Artis College of Science and Technology
- College of Business and Economics
- College of Education and Human Development
- College of Graduate Studies and Research
- Waldron College of Health and Human Services
- College of Humanities and Behavioral Sciences
- Artis College of Science and Technology
- College of Visual and Performing Arts
- Other Offices and Departments
- Biology Department
- Pre-Health Advisory Committee
- GIS Center
- Museum of the Earth Sciences
- Mathematics and Statistics
- Chemistry Department
- Radford University Planetarium
- Department of Physics
- Anthropological Sciences
- Selu Observatory
- Center for Information Safety and Security
- Department of Information Technology
- Forensic Science Institute
- Geospatial Science
- MS in Data And Information Management
About the Radford University Planetarium
The Radford University Plantarium is open during the fall and spring semesters when Radford University is in regular session.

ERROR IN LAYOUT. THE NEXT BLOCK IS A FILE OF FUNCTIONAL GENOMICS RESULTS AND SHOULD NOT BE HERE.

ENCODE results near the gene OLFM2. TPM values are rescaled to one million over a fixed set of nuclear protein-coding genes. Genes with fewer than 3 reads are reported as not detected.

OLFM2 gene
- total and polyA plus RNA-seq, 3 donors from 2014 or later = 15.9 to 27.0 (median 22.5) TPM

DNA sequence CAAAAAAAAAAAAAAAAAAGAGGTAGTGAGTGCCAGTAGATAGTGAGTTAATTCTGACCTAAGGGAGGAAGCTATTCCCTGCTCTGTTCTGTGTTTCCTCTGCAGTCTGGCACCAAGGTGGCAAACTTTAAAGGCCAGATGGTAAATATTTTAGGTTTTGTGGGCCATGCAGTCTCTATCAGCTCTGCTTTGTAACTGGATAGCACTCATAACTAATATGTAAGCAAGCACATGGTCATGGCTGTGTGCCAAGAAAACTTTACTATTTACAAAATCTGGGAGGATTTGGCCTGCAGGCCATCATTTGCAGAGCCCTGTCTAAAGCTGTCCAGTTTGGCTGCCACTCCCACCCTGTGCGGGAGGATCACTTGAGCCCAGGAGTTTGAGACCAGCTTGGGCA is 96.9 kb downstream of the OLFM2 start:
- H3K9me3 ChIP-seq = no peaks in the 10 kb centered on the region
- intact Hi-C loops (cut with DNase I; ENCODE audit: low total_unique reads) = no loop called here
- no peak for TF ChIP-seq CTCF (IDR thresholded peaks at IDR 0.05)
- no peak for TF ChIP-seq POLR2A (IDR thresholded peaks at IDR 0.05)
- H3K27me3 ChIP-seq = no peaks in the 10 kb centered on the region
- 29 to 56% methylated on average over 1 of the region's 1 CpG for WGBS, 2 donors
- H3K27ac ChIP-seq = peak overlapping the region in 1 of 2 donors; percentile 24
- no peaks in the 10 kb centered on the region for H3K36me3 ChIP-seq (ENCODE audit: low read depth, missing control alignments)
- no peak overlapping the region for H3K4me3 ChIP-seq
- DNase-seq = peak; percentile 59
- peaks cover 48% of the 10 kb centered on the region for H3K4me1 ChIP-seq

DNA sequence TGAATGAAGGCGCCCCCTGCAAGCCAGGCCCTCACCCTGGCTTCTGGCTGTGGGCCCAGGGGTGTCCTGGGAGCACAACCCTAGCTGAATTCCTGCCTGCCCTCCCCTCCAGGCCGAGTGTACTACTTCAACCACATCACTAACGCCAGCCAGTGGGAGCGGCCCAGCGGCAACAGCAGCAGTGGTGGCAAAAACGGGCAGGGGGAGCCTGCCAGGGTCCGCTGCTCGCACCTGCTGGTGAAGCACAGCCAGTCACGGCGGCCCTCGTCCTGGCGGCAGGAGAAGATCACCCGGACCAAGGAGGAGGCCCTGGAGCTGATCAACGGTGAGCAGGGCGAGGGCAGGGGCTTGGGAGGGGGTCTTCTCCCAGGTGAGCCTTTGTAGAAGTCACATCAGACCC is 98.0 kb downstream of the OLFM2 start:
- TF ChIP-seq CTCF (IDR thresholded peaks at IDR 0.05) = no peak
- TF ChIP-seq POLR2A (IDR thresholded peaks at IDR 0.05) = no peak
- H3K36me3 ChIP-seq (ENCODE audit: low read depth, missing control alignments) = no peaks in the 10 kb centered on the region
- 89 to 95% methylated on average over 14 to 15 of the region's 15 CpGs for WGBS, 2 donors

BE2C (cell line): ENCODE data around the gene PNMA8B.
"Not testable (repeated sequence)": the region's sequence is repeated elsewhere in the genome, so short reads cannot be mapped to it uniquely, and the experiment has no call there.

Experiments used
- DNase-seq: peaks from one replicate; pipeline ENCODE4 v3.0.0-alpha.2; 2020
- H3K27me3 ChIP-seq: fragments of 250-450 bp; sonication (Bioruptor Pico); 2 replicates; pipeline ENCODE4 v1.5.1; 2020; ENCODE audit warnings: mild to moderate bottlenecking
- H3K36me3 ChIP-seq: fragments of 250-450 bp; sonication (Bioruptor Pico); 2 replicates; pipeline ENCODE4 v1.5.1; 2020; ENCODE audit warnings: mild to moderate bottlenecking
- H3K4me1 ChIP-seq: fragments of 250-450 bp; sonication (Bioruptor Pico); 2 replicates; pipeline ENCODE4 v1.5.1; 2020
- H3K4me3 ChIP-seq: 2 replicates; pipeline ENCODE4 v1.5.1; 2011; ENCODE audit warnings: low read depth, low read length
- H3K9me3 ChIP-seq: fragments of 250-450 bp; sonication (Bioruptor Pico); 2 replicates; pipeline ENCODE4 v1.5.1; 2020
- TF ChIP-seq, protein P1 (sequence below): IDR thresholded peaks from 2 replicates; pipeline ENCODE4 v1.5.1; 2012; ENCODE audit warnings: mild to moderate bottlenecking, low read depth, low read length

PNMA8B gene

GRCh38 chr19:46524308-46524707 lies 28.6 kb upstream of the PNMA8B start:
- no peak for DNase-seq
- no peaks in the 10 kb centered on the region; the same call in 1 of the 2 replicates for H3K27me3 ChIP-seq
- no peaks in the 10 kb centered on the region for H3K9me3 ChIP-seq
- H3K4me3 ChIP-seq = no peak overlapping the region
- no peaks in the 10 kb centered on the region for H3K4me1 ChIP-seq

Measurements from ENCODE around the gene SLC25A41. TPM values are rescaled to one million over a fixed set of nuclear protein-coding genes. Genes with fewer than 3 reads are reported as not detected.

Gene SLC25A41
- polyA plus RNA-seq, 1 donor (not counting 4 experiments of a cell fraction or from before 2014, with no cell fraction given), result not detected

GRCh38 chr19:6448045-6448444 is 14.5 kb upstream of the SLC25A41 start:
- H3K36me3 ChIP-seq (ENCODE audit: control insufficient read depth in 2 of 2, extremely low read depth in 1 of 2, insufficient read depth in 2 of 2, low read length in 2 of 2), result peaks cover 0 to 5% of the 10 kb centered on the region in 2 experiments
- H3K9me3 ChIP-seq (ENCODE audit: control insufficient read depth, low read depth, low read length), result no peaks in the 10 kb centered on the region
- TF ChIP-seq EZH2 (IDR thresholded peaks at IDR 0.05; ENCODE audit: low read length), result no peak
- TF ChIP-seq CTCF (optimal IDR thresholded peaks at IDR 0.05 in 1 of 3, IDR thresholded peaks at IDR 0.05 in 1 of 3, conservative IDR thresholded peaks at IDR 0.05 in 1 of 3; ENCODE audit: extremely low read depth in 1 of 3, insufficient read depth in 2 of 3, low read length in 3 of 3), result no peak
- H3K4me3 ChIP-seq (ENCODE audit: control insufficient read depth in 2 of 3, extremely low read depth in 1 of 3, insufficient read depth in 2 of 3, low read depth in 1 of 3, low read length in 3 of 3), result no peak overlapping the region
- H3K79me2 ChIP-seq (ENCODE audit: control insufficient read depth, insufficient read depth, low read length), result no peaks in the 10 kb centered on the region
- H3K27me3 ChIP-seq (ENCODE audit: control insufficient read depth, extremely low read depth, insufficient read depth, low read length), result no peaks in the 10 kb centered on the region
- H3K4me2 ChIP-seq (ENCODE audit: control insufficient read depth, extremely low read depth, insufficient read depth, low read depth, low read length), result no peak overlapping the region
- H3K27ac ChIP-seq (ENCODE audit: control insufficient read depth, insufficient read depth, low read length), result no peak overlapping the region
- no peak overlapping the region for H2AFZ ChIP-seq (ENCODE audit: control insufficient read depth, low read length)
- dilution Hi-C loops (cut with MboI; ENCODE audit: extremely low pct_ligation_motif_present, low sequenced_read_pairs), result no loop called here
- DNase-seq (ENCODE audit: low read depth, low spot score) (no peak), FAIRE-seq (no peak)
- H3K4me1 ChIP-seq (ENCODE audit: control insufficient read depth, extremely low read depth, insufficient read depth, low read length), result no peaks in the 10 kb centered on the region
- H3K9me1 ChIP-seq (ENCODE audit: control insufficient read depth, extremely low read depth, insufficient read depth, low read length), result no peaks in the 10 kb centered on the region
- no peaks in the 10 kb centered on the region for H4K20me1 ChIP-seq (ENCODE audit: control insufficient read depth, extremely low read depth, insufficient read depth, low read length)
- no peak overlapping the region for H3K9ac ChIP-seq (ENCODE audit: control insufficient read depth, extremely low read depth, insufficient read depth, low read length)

We will also have a number of summer shows that will be advertised on the planetarium calendar page.
Our planetarium is a state-of-the-art Digistar 5 system located in our 10-meter-diameter dome. We can seat up to 55 visotors for a show. (Please note that this is an absolute fire-code limit!) Our shows are open to the public and all of our shows are free. Our goal is education in all things astronomical, and everyone is welcome at our regular public showings. Dr. Rhett Herman (Professor of Physics, firstname.lastname@example.org) coordinates the planetarium and supervises a number of workstudy students who can run the shows.
The original Radford University Planetarium was constructed in 1970 when Curie Hall was built. The planetarium star projector was a Spitz/Goto Planetarium SG-8 Projector from Goto Optical Mfg. of Tokyo, Japan. It had 32 reclined planetarium seats within the 24-foot diameter dome, plus an additional 15 free-standing seats to accommodate larger groups. That facility served until December 2015, and had hosted over 40,000 total visitors since the start of public shows in the late fall of 1999.